Thinking about Notebooks, Loss and Life

I like notebooks. I mean I really like notebooks. Ever since I was a child, I have used and maintained paper notebooks for a variety of tasks, observations and record.

My only true regret in life, in regards to the loss of a physical object, has been the discarding of my fuchsia pink spiral bound notebook.

I started to record all the books I read during my 6 – 7th grade years in the pink notebook. My middle school librarian may have encouraged this, but I am not quite certain of the reason.  Any way, I dutifully recorded all the “personal” books I read in one calendar year – all ninety-nine of them in the pink notebook. I recall, sometimes I used pencil, sometimes marker, sometimes pen. I tossed the pink  notebook out when I moved from Connecticut to Missouri because I did not reach my own crucially desired number of 100 books read in one year.

Soon after, I began a green notebook in which I recorded my spending, movies seen, and plays attended from 8th – 12th grade. I still have that green notebook. It is a walk down memory lane to review what I spent my money on, plays attended and places visited. One of the biggest money purchases at the time was buying the board game Risk for my brother’s birthday.

Getting back to the pink notebook;  what I would give to have it back. I would love to see the titles of the books that had taken so much of my attention, given me inspiration and educated me in countless ways. Now I know we should not live on regrets, especially when it comes to physical objects. I believe if we can  recall and summarize, some of the positive things we experienced with that lost physical object, we may then have something even more valuable. For me, the pink notebook showed my ability, interest and tenacity of being a record keeper of my own life’s history. The notebook showed my passions for books, reading and life long learning.

Regardless of your age, make space in your life for a paper notebook.  It can be the record you look back on. Should you lose it,  or when you physically let it go, it may be something you can recall fondly as serving you well.

Here are some resources for notebooks:

Field Notes



Quo Vadis

Other Stuff

Facts about Composition Books

Museum of Notebooks. This blog (which currently appears to be on hiatus) has an interesting collection – mostly “blue book style”, and little in the spiral bound collection. But interesting anyway.

Science Notebooks Science Notebooks – Writing About Inquiry by Brian Campbell and Lori Fulton.  Science notebooks are a very specialized type of notebook. This book gives interesting and technical advice, primarily for science educators.


1 Comment

Filed under Caregiving, Communication, Creativity, Goal Setting, Knowledge, Organizing, Philosophy, Terms, Thinking

One response to “Thinking about Notebooks, Loss and Life

  1. Fred

    I can understand well Terry’s disappointment in losing this notebook. Reading 99 books for a youngster is indeed a fine accomplishment. Maybe Terry could write a book for juveniles (that corresponds to her age then) – NOW – and count that as her 100th book. In that way, losing the fuchsia book will have served a higher purpose.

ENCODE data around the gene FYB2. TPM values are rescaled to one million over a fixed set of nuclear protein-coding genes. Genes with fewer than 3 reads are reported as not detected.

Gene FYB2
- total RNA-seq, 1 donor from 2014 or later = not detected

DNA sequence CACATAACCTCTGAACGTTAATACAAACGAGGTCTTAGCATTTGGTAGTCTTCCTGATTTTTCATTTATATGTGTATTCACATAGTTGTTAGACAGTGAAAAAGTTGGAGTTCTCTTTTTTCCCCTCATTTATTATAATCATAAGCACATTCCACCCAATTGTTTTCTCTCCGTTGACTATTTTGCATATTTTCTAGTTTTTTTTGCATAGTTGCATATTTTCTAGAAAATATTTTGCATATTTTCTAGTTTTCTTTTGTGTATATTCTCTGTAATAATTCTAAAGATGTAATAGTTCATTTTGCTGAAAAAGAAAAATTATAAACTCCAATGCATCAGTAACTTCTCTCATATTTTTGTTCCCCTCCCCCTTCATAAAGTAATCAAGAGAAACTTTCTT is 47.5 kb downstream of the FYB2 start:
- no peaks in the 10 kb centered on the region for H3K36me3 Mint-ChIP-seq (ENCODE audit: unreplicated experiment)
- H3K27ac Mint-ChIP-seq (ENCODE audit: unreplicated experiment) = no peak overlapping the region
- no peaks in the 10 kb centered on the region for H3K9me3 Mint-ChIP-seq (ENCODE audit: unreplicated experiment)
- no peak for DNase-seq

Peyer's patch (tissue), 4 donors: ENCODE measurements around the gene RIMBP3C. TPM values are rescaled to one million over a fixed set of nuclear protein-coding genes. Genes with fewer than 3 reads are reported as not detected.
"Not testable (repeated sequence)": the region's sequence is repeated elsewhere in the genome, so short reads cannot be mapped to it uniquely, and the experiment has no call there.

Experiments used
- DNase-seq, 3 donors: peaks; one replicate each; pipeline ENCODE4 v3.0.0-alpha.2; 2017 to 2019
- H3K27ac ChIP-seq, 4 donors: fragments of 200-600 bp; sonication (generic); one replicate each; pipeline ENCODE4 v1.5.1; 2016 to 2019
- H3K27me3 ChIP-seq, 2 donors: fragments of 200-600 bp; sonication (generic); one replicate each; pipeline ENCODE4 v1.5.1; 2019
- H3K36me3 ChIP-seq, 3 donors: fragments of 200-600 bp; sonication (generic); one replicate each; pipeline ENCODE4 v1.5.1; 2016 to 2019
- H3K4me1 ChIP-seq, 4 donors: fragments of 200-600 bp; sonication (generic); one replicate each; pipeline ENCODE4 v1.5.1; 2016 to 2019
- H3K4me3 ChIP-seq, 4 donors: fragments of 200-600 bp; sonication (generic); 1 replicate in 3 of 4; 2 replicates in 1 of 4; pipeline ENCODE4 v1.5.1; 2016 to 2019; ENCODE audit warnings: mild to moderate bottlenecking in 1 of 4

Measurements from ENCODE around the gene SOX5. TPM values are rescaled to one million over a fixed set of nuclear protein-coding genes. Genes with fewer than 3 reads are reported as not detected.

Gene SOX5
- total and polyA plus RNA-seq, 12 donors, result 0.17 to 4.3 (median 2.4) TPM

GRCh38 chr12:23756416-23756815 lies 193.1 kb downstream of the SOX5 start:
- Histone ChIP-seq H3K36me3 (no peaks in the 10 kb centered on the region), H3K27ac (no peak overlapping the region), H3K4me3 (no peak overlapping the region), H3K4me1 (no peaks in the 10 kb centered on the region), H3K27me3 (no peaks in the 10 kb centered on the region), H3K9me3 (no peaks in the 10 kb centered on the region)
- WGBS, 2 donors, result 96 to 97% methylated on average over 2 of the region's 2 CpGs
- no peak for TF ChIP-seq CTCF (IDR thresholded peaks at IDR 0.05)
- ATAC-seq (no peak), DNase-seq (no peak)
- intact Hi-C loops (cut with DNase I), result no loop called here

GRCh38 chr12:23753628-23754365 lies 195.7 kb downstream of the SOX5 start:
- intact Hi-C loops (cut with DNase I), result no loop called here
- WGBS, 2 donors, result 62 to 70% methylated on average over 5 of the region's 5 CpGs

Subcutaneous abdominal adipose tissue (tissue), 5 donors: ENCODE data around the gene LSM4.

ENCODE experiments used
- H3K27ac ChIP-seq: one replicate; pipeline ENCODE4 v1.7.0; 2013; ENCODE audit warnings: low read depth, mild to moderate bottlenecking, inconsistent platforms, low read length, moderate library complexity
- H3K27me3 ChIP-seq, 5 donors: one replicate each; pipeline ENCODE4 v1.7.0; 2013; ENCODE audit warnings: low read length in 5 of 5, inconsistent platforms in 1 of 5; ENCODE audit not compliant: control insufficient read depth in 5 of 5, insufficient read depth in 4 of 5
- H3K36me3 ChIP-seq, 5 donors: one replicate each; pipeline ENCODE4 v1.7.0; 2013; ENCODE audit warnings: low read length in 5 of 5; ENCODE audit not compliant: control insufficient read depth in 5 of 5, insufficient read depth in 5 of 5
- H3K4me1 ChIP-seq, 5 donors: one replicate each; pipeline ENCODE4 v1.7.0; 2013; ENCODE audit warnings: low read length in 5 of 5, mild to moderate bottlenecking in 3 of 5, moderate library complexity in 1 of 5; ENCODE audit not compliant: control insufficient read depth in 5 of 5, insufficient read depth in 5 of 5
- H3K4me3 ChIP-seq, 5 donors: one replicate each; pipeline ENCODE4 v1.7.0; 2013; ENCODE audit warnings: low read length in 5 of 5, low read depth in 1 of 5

I had a list of biographies that I read in elementary school. My first name was Tommy back then so it was “Tommy’s biographies”. I read a whole lot of them, but it wasn’t 100 I believe. Alas, most of my childhood items like this, including stories and creative writing from that era, met an untimely demise when my sister cleaned out the attic after my Dad died and my mother had to move from the family homestead rather quickly.

    I write my 94 year old mother every day. She saves the letters and gives them back to me in a box when I come to visit. In this way, the letters almost serve as a journal. They could even later become a book! My great great grandmother was Emma Hone Hahn, daughter of the rather famous (at least he’s in some encyclopedias) English author and bookseller William Hone, 1780 – 1840, about which there is an autobiography/biography, William Hone and His Times (Hone started his autobiography but only got to age 20. The author, Frederick Hackwood, included this autobiograpy verbatim then wrote a biography from that point. The autobiography is fascinating as Hone describes playing in the streets of London when the French revolution was going on and a friend asked him what a revolution was and how he met John Wesley when he got sick as a child). Emma went off to German Southwest Africa in the mid 1800s, where she met a dashing German Russian missionary named Hugo Hahn. After a 3 week romance, they married. How do I know this? As a British Victorian lady married to a German in Africa, Emma Hone Hahn wrote letters regularly back home to her family in England. Four generations of her family kept these letters without throwing them away. In 1990, they were compiled and published! I got the book (it is out of print and extremely rare) at a hefty price. When I saw the photo of my Great Great Grandmother in that book, I wept. Her eyes were deeply soulful and seemed to sear right through me.

    I think the idea of keeping notebooks is a marvelous one. Terry certainly has given us a whole host of links to wonderful notebooks that we can create for our journals! She has served others even with the loss of her beloved notebook by creating interest in the same!

Leave a Reply

Fill in your details below or click an icon to log in: Logo

You are commenting using your account. Log Out /  Change )

Google+ photo

You are commenting using your Google+ account. Log Out /  Change )

Twitter picture

You are commenting using your Twitter account. Log Out /  Change )

Facebook photo

You are commenting using your Facebook account. Log Out /  Change )


Connecting to %s